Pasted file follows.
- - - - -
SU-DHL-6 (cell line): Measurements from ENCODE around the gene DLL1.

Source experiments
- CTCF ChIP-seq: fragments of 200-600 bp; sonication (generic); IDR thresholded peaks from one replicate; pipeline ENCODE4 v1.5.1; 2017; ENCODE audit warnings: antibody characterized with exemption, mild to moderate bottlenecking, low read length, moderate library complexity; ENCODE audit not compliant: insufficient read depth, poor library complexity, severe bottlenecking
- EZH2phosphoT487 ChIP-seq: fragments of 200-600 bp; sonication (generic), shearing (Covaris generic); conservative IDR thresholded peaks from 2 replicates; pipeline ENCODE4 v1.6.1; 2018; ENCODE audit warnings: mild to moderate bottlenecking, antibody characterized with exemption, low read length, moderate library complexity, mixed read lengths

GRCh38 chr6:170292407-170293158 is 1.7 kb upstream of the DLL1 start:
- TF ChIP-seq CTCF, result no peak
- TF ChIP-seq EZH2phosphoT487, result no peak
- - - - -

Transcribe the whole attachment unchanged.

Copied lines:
SU-DHL-6 (cell line): Measurements from ENCODE around the gene DLL1.

Source experiments
- CTCF ChIP-seq: fragments of 200-600 bp; sonication (generic); IDR thresholded peaks from one replicate; pipeline ENCODE4 v1.5.1; 2017; ENCODE audit warnings: antibody characterized with exemption, mild to moderate bottlenecking, low read length, moderate library complexity; ENCODE audit not compliant: insufficient read depth, poor library complexity, severe bottlenecking
- EZH2phosphoT487 ChIP-seq: fragments of 200-600 bp; sonication (generic), shearing (Covaris generic); conservative IDR thresholded peaks from 2 replicates; pipeline ENCODE4 v1.6.1; 2018; ENCODE audit warnings: mild to moderate bottlenecking, antibody characterized with exemption, low read length, moderate library complexity, mixed read lengths

GRCh38 chr6:170292407-170293158 is 1.7 kb upstream of the DLL1 start:
- TF ChIP-seq CTCF, result no peak
- TF ChIP-seq EZH2phosphoT487, result no peak